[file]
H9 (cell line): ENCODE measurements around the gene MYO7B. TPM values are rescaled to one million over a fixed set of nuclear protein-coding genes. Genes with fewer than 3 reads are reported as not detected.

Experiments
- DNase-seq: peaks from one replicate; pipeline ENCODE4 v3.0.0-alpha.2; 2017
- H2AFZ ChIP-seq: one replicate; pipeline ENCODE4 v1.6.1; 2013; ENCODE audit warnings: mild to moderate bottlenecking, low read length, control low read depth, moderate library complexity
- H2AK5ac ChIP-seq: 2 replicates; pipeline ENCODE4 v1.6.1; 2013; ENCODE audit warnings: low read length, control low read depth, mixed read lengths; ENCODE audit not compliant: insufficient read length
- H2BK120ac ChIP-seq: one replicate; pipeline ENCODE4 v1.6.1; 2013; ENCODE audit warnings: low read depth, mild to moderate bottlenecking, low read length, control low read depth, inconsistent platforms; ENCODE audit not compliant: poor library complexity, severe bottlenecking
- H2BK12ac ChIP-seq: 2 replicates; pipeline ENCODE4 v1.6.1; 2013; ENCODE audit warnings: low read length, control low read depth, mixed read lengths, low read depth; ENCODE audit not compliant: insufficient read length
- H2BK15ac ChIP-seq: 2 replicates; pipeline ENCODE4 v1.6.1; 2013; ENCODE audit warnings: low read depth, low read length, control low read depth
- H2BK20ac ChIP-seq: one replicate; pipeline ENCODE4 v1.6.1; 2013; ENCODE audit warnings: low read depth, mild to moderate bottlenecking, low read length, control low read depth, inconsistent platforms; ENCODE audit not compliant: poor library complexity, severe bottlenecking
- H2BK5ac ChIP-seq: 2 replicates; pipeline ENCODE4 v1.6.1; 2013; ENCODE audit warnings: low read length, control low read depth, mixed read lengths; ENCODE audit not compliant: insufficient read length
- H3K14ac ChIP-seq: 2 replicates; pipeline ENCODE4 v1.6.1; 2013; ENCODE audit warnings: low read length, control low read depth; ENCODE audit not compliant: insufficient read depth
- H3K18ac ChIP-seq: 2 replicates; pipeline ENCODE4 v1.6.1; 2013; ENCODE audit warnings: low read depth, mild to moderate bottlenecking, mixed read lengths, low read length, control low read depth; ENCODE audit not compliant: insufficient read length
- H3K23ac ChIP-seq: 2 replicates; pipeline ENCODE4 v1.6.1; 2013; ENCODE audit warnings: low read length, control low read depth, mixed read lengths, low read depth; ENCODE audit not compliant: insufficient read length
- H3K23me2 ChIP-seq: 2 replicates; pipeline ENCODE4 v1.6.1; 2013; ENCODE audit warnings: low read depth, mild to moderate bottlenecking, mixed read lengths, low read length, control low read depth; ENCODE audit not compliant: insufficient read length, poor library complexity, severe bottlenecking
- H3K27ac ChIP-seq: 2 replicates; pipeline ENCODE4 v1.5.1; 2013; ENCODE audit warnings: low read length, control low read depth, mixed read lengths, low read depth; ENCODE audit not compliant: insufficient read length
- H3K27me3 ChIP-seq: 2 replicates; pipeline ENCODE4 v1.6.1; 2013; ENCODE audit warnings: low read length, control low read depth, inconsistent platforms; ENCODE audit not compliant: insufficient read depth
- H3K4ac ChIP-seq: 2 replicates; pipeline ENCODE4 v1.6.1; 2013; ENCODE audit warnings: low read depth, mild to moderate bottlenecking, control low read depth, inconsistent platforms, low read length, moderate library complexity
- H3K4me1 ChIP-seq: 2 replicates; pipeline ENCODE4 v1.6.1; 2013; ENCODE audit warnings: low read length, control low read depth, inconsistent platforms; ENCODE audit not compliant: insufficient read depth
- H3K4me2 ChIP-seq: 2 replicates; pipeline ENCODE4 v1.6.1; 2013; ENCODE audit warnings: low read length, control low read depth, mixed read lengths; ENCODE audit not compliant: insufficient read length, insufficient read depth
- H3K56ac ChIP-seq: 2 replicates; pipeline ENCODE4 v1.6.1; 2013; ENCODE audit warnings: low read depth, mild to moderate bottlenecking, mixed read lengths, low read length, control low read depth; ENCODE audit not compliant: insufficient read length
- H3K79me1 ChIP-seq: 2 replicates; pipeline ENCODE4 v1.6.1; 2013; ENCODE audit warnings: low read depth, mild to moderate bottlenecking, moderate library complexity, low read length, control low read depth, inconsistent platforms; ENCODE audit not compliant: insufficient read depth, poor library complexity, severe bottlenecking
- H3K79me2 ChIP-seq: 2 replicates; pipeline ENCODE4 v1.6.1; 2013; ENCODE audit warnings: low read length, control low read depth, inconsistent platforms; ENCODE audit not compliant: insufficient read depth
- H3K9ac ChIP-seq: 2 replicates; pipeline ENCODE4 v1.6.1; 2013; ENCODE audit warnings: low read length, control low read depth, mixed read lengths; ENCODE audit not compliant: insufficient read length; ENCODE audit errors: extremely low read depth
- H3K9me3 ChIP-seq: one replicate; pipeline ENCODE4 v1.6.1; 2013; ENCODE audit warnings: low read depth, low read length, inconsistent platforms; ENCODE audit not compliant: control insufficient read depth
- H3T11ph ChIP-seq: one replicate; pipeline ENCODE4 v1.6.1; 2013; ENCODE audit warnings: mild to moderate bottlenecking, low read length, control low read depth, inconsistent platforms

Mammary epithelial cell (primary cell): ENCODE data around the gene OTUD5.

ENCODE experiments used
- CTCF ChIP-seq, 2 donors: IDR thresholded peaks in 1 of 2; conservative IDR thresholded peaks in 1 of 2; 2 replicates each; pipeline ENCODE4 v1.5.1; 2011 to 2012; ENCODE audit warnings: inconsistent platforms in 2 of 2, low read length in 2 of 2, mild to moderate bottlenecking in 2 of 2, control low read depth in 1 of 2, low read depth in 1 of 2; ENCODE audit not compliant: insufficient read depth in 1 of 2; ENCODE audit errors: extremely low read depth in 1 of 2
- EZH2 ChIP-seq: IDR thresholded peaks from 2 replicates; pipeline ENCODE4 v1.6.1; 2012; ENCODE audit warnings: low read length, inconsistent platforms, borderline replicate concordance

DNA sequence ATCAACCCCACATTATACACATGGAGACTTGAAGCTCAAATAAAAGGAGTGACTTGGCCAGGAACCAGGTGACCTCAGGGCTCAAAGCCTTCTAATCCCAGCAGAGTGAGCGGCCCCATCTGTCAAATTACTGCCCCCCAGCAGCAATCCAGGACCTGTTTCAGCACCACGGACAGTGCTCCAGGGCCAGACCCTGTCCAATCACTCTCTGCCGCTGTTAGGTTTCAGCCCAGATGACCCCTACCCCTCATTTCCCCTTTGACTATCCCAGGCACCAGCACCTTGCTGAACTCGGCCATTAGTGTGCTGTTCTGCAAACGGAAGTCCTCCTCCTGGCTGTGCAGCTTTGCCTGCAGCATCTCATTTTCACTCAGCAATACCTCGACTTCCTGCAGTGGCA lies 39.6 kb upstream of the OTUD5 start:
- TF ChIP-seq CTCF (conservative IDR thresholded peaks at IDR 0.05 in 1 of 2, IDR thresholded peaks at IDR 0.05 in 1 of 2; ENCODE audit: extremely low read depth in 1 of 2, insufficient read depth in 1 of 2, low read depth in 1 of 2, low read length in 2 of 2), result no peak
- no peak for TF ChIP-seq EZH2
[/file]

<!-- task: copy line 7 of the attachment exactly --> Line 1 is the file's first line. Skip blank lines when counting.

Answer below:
- H2BK12ac ChIP-seq: 2 replicates; pipeline ENCODE4 v1.6.1; 2013; ENCODE audit warnings: low read length, control low read depth, mixed read lengths, low read depth; ENCODE audit not compliant: insufficient read length